High Contrast | Art Review | Seven Days | Vermont's Independent Voice

Arts + Life » Art Review

High Contrast

Art Review


Published December 7, 2005 at 5:00 a.m.

EXHIBIT:Nick Chappell, photographs and paintings. Studio STK, Burlington. Through December 24

ARTWORK"Double Take" by Nick Chappell

Technology seems to hold greater sway over photography with each digital breakthrough. So it's almost hard to believe that Nick Chappell still produces photos the old-fashioned way: He develops them. At Burlington's Studio STK this month, Chappell presents artistically mature and pleasingly presented photographic landscapes, cityscapes and figurative works, along with a handful of paintings.

Cityscapes have long been a favorite of photomontage artists. Chappell's darkroom technique, referred to as "combination printing," layers negatives to reinterpret urban rhythms. "Kaleidoscope" is an energetic jumble of façades, with angles running in every direction. Interspersed with the buildings are ribbons of roadway; cars and busses entwine the picture plane without regard to "up" or "down." The visual depiction of cacophony recalls the overlapping pistons and agitated cinematography in German Expressionist filmmaker Fritz Lang's 1927 Metropolis.

Cities that use low-pressure sodium streetlights are bathed in a yellow-orange glow at night; Chappell's "Behind Bars" was taken in such a place. At left in the composition is a modernist façade; an older brick building is at right. Both are "imprisoned" behind the vertical stripes of light -- the translucent bars create a sense of distance between the viewer and the nocturnal scene.

All of Chappell's prints at Studio STK pieces are 12 inches square. That unusual proportion helps tighten his compositions. A foggy portrait of the biggest building in the "city of the big shoulders" -- Chicago's Sears Tower -- makes it look like a groggy giant. A centered yet blurry bundle of dark rectangles fills the vertical axis in the beige, monochromatic photo.

While his city views are jagged or fuzzy, and always abstracted, Chappell's landscapes are crystal-clear. "Hy-lite, High, and Light" consists of three mountain ridges sloping at different angles, and tinted in varied color values. A crisp, ruddy, rocky mountain creates a triangle in the lower right foreground of the composition. A crenellated chain of pale blue summits is in the distance, under a clouded white sky. At the left, sandwiched between foreground and background is an almost black silhouette of boulders. Just as Chappell appreciates the poetic possibilities of city lights, he recognizes how light illuminates the natural architecture of a landscape.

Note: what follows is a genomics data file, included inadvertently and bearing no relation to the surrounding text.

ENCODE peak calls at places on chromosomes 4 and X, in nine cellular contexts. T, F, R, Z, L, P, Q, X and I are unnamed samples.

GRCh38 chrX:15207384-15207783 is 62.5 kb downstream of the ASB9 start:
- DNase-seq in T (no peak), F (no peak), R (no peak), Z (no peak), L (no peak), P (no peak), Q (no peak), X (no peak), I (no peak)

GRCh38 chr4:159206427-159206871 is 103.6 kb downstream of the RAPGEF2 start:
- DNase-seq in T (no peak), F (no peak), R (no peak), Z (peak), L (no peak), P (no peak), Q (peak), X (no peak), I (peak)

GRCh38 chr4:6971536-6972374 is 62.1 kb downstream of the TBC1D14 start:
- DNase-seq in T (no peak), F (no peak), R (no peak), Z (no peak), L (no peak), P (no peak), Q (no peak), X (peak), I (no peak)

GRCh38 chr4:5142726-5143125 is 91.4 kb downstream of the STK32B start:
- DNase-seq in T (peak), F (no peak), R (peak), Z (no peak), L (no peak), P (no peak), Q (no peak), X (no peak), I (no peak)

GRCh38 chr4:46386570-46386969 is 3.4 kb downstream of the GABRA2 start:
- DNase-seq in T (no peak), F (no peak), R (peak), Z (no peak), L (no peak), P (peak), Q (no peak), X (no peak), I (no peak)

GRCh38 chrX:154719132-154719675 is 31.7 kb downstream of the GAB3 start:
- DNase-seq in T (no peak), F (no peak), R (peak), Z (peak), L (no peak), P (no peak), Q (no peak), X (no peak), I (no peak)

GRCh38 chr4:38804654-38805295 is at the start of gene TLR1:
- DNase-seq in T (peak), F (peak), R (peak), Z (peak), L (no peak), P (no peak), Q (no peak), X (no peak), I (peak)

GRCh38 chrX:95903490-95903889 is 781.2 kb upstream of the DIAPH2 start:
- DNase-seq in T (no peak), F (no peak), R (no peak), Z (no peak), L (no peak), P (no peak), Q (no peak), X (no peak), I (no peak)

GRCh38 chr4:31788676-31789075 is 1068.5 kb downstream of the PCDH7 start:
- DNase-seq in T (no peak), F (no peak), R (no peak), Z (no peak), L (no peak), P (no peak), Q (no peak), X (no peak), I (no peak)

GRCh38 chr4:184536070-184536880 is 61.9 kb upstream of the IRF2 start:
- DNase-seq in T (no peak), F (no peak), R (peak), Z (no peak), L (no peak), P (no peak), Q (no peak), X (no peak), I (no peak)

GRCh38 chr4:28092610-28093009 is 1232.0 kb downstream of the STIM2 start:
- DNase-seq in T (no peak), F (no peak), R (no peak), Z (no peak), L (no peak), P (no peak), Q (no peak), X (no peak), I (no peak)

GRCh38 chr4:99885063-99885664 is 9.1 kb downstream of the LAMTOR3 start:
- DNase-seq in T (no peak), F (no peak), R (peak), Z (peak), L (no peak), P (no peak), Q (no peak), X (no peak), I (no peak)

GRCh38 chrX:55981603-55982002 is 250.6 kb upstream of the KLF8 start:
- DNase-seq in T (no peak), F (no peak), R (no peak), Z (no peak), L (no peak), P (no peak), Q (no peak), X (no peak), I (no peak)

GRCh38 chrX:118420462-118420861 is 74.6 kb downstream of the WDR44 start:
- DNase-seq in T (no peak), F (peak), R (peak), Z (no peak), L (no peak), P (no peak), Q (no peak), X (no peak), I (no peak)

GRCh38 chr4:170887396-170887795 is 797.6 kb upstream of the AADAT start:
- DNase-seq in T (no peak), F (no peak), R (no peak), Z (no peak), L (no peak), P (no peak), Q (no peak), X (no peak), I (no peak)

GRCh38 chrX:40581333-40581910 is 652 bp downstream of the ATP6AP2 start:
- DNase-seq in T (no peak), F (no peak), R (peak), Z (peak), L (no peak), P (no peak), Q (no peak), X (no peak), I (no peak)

"Antelope Island" portrays an amazing Utah vista of snowy peaks looming over a smooth-as-glass mountain lake. Its composition is similar to that of "Hy-lite, High, and Light," but the view is more expansive. Red boulders are in the foreground, a dark promontory is at left, and the snow-capped Rockies climb skyward in the distance.

Chappell's photographs definitely eclipse his paintings, five of which are in the show. The latter are executed with spray paint and oil. While he does interesting things with textures in his abstract landscapes, Chappell's use of color is quite raw compared to the chromatic sophistication of his photos. The painting "Pi" has three vertical panels, which show the same design of numbers, circles and blue hills from three different depths: far, near and in between. The triptych is interestingly positioned within a red circle, about 6 feet wide and painted directly on the gallery wall. Chappell's enigmatic marriage of painting and mathematics must be clear to him, but it's a little obscure for most viewers. The paintings show, perhaps, that he is a restless, ambitious artist, but the easier rewards, so far, are to be found in his photos.